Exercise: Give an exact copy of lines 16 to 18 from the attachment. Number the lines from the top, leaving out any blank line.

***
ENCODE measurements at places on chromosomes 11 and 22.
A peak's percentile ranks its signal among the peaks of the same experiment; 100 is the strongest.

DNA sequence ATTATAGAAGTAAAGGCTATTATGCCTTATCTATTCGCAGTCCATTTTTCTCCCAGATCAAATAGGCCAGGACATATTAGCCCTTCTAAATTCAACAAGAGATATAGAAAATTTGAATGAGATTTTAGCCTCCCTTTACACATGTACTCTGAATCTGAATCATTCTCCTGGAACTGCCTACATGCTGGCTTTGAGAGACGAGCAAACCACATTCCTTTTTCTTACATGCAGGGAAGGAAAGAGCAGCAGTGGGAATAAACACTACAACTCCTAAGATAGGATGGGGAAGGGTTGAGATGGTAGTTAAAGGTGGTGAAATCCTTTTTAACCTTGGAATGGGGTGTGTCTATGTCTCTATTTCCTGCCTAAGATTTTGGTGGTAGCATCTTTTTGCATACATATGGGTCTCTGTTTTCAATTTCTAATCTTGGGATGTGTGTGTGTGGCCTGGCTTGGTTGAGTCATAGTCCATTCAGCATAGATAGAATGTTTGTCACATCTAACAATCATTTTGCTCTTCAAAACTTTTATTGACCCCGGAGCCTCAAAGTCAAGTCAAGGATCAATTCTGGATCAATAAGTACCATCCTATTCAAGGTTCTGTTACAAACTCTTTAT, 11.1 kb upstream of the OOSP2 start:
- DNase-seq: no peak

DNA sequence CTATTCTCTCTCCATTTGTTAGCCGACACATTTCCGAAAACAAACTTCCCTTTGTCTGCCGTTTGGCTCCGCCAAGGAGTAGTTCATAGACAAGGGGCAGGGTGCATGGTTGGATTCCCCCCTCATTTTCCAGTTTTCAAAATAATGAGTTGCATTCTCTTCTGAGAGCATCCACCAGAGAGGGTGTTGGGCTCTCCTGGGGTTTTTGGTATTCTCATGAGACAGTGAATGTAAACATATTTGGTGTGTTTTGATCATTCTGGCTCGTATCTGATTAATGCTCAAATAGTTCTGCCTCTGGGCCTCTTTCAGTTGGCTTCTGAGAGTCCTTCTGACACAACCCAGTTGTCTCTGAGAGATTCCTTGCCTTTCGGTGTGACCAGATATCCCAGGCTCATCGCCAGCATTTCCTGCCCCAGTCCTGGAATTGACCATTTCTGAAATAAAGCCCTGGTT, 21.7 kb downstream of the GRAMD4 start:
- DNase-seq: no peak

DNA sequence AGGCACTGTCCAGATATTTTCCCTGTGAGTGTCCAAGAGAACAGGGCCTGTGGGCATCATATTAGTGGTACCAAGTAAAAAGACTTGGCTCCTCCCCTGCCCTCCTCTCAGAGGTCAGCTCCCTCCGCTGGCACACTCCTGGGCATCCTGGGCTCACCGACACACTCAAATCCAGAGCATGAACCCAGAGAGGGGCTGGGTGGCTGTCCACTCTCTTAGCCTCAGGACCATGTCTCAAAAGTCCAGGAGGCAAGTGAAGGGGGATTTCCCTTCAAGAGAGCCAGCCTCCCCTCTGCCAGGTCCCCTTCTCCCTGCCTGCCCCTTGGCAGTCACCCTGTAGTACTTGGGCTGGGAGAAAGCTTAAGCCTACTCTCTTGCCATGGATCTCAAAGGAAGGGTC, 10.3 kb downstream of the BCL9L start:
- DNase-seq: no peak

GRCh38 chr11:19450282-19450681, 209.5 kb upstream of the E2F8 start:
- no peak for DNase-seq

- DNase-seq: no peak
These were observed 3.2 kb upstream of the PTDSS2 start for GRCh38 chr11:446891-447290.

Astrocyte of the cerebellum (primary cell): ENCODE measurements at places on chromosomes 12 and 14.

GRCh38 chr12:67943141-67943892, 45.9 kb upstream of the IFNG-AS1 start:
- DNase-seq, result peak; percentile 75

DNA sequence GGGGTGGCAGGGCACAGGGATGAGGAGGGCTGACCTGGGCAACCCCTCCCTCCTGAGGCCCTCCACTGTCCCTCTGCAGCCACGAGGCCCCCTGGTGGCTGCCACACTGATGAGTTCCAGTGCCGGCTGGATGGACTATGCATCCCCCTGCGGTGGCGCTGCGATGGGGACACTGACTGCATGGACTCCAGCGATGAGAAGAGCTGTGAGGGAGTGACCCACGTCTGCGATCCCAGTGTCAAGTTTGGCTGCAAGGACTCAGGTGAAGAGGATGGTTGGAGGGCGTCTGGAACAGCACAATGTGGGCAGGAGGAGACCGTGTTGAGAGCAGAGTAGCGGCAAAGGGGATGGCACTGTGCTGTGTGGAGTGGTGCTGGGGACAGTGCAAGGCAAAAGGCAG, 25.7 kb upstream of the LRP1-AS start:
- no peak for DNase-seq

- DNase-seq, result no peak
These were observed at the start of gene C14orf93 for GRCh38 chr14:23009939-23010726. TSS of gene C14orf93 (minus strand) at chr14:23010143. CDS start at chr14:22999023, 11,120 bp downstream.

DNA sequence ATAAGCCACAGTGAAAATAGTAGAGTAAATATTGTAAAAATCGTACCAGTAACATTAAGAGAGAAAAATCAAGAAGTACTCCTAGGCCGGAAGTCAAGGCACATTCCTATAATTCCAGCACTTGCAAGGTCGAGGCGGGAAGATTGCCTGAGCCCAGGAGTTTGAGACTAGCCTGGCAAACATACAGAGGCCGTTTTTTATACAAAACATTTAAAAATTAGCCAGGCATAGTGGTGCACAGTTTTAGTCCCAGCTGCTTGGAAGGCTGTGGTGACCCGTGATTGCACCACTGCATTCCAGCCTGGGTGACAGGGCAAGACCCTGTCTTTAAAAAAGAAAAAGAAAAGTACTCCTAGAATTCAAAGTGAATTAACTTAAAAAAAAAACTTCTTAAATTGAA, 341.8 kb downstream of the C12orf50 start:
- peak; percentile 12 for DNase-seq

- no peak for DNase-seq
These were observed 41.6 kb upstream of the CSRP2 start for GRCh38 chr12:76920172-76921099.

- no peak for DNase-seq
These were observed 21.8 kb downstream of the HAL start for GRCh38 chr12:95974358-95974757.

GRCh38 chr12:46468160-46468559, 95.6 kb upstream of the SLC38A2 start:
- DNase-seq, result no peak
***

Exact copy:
DNA sequence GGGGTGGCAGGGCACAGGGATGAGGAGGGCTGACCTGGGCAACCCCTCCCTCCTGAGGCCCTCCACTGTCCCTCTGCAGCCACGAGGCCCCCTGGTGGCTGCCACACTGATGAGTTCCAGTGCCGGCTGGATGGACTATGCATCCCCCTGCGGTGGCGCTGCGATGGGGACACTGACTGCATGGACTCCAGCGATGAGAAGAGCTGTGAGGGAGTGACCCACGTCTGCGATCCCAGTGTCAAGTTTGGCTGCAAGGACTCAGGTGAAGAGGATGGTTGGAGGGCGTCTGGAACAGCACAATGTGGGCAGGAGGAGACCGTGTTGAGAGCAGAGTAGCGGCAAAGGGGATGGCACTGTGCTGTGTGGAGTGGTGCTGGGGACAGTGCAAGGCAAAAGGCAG, 25.7 kb upstream of the LRP1-AS start:
- no peak for DNase-seq

- DNase-seq, result no peak